Mother - Florence abandons all of her signature instruments for a guitar and maraca driven rock track. She's begging for her mother at the end of an emotional night, but without its length, Mother would be another non-event for the album. 7/10

Hiding - Though an upbeat track, Hiding feels slightly creepy, an under appreciated version of Florence (see Seven Devils or Howl). This commanding track deserves the attention that it receives. 8/10

Make Up Your Mind - An interesting choice for an album closer. Most of her contemporaries would opt for a ballad or somber track to end on, but Florence fits this song neatly between the chaos and peace of the album. The end is somewhat abrupt, but the message is clear, make up your ****ing mind. 8.5/10

Where How Big, How Blue, How Beautiful should stumble, it merely wobbles. It's an album filled with rock solid production and lyrics, and safe vocal performances from Welch. A strong contender for album of the year halfway in.

Sunday, May 17, 2015

Live Review: Britney Spears and Iggy Azalea - Pretty Girls @ Billboard Music Awards

Britney Spears and Iggy Azalea, for better or worse, debuted a live performance of Pretty Girls this evening, and it was to say the least, an expectedly underwhelming performance.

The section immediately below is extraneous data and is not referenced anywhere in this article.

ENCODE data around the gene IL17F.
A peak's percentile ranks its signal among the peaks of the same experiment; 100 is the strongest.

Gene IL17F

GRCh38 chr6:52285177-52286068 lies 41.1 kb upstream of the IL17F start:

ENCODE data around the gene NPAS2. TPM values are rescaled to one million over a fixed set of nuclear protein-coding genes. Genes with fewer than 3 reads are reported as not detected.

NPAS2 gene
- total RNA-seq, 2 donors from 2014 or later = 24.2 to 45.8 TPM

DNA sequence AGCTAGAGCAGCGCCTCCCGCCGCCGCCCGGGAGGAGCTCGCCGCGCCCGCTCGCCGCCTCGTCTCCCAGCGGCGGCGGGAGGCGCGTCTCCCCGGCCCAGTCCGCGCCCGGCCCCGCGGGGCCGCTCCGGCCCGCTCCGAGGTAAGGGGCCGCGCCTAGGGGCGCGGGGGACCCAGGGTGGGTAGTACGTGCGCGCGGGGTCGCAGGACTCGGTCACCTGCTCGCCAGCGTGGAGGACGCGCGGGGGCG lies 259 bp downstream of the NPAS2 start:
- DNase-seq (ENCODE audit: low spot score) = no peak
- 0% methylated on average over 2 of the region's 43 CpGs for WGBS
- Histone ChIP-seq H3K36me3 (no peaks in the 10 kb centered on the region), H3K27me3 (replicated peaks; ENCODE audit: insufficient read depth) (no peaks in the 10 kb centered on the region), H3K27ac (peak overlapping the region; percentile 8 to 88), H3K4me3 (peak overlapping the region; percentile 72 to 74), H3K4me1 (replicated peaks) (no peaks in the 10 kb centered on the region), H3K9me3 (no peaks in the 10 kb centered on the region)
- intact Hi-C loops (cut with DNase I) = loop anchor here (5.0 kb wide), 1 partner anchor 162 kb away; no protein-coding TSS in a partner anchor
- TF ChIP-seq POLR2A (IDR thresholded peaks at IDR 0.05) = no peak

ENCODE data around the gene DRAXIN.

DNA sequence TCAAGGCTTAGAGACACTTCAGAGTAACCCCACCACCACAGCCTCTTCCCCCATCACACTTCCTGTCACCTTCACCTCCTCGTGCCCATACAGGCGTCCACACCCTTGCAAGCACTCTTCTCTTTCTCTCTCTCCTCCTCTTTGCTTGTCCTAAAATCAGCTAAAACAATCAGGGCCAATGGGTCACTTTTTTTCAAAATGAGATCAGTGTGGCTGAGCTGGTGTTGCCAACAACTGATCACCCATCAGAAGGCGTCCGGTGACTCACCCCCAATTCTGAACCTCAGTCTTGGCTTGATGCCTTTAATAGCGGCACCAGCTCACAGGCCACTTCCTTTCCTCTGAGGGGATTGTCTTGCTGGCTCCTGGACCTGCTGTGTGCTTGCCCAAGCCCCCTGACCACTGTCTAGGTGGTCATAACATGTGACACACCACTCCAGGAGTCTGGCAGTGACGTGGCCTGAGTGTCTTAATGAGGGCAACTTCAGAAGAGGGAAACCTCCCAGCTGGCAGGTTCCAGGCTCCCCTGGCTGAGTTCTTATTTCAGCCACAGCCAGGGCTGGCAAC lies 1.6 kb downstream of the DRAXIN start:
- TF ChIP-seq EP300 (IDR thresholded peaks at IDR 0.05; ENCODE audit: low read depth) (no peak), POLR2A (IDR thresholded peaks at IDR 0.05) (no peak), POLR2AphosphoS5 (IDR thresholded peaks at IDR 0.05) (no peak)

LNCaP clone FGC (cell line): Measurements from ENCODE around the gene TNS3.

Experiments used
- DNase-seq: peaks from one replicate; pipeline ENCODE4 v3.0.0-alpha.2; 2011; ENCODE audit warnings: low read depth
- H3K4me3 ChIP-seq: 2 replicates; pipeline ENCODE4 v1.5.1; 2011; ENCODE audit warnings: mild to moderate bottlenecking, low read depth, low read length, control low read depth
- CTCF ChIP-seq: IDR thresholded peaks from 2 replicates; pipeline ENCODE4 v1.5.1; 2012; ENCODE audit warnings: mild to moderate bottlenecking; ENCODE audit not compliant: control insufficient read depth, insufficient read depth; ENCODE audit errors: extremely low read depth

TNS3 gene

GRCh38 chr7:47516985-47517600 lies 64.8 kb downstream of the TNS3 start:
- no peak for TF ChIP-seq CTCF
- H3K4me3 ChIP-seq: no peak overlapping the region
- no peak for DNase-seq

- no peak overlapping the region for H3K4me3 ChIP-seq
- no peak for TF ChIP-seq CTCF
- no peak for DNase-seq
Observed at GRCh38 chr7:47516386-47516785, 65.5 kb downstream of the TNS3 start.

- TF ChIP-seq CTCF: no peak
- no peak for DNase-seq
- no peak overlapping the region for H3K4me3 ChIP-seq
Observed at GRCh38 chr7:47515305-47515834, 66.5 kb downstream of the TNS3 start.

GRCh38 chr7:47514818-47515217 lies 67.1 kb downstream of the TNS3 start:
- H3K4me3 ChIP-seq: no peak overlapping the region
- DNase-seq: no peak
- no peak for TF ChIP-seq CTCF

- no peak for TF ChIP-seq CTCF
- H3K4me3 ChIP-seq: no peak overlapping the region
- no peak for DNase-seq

Wednesday, April 29, 2015

Vocal Range and Profile: Harry Styles (One Direction)

Vocal Range: A2 - A4 - Eb5 
Vocal Type: Baritone (2 octaves, 4 notes)
Vocal Rating: B-List

Positives: A darker voice than most of his band mates. A moderately heavy voice coupled with distinctive vocal styling which comes with vocal drives and a slight edge. Usually opts for a soft head voice as opposed to a lighter falsetto. In contrast, Styles has a dark and husky lower register down to B2. Good rolling vibrato.

Negatives: Most belts are tense and pushed. Signs of damage and subpar technique show in belts starting at F#4. The lower register loses considerable resonance below D3.

B2 - A4 - Eb5 (An A2 is found in "Over Again")

If you have any questions or additions comment below!

Tuesday, April 7, 2015

Single and Music Video Review: Rihanna - American Oxygen

Rihanna has long been accused by YouTube commenters as being one of the leading figures in the stereotype that pop stars are generic label-directed puppets. With the American Oxygen, Rihanna has finally spoken up, and seamlessly and effortlessly delivered the most artistically genuine piece of work she has ever made. Not only does she look beautiful, but she made a beautiful statement and body of work.

The Stay hitmaker takes shots at American society and how it proclaims greatness atop a history of destruction and oppression. With scenes from the death of Martin Luther King Jr., to 9/11, the Occupy Wall Street protests and Hurricane Katrina, Rihanna shows the despair and cruelties that are swept under the rug for the advancements of patriotism. As a non-American herself, her view as an outsider that has become a staple of American pop culture makes her points seem even more valid.